India has demanded consular access to Jadhav for the 14th time: BambawalePakistan
India, in the first-ever diplomatic contact between Islamabad and New Delhi after the sentencing of spy Kulbhushan Jadhav, made two formal demands of Pakistan during a meeting between Indian High Commissioner Gautam Bambawale and Foreign Secretary Tehmina Janjua in Islamabad.
Speaking to journalists after the meeting, Bambawale said New Delhi had, during the meeting, requested consular access to Jadhav for the 14th time.
The Indian high commissioner claimed that there had been no response to Delhi's previous 13 requests.
He added that India had also requested Pakistan for a formal charge sheet against Jadhav.
Earlier today, Adviser to the Prime Minister on Foreign Affairs Sartaj Aziz had shared the state's charge sheet against Jadhav and a timeline of his trial.
Aziz stated that Jadhav had been held responsible for the following terrorist activities in Pakistan:
Sponsored and directed Improvised Explosive Device and grenade attacks in Gwadar and Turbat.
Directed attacks on a radar station and civilian boats in the sea opposite Jiwani Port.
Funded subversive secessionist and terrorist elements through hawala/hundi for subverting the Pakistani youth against the country, especially in Balochistan.
Sponsored explosions of gas pipelines and electric pylons in Sibi and Sui areas in Balochistan.
Sponsored IED explosions in Quetta in 2015, causing massive damage to life and property.
Sponsored attack on Hazaras in Quetta and Shias en route to and back from Iran.
Abetted attacks through anti-state elements against law enforcement agencies, the Frontier Corps and Frontier Works Organisation in areas of Turbat, Punjgur, Gawadar, Pasni and Jiwani during 2014-15, killing and injuring many civilians and soldiers.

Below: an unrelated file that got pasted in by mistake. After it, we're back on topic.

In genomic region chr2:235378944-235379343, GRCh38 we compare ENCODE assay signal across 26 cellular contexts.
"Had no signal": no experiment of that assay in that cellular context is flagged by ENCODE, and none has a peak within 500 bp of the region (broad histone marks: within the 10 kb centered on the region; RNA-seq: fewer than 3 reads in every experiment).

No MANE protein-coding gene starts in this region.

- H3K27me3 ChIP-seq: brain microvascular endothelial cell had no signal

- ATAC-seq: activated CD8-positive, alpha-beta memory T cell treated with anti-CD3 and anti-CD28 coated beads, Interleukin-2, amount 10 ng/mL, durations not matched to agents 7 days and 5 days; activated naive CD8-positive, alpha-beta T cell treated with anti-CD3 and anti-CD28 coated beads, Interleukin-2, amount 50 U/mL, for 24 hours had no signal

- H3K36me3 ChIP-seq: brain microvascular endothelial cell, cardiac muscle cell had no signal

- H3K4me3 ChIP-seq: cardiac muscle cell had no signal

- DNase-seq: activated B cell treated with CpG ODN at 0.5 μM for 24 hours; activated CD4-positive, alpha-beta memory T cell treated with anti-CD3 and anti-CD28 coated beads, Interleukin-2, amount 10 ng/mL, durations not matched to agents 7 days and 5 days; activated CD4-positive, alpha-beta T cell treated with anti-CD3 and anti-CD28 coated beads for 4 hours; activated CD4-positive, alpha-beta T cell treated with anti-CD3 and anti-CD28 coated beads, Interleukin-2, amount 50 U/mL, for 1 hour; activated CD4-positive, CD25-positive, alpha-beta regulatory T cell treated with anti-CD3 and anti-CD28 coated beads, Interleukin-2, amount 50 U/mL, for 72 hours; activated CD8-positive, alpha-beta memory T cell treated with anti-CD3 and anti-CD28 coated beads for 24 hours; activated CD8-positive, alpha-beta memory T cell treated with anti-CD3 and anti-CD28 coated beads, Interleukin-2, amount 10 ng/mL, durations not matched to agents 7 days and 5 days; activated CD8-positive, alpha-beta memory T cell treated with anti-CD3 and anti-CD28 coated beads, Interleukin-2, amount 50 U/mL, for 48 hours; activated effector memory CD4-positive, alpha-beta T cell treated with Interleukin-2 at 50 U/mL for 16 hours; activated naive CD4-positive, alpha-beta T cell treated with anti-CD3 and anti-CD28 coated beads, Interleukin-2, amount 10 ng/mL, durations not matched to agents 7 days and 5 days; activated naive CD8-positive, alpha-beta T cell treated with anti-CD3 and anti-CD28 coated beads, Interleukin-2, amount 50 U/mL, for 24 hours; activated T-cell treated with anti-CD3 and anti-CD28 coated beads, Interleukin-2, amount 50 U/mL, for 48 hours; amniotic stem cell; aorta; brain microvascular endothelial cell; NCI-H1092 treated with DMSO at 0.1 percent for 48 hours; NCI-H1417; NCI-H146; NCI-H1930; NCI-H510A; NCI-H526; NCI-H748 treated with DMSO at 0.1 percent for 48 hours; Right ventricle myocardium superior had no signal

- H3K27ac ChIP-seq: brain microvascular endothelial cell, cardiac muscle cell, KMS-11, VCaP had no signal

Explore: Sartaj Aziz shares charge sheet against Jadhav, timeline of trial
Jadhav was arrested on March 3, 2016, through a counter-intelligence operation in Balochistan's Mashkel area for his involvement in espionage and sabotage activities against Pakistan, the Inter-Services Public Relations (ISPR) said in a statement on Monday.
Although the accused had been provided with a defending officer as per legal provisions, according to ISPR, Pakistan had turned down India's request seeking consular access to Jadhav last year due to his involvement in "subversive activities" in the country.
Jadhav was tried by the FGCM under Section 59 of the PAA and Section 3 of the official Secret Act of 1923, the statement said.
Jadhav confessed before a magistrate and court that he was tasked by Indian spy agency Research and Analysis wing to plan, coordinate and organise espionage and sabotage activities seeking to destabilise and wage war against Pakistan through impeding the efforts of law enforcement agencies for the restoration of peace in Balochistan and Karachi, the ISPR said.
Following the announcement, India summoned Pakistan's High Commissioner to New Delhi Abdul Basit on Monday and handed over a demarche saying, "If this sentence against an Indian citizen, awarded without observing basic norms of law and justice, is carried out, the government and people of India will regard it as a case of premeditated murder."
Dawn reported that Jadhav now has 40 days to file an appeal against the FGCM in the army’s court of appeal, according to retired Col Inamur Rahim, a military law expert.
In case the appeal court upholds the FGCM verdict, Jadhav would have the opportunity to seek mercy from the army chief and the president of Pakistan.
Simultaneously, Col Inam said, the convict could approach a high court if he felt that due process was not observed during his trial and his fundamental rights as an accused were not fulfilled.
Experts view the military's announcement about Jadhav's trial and prosecution as an unprecedented move, viewing it as a strong message to India as well as other foreign intelligence agencies.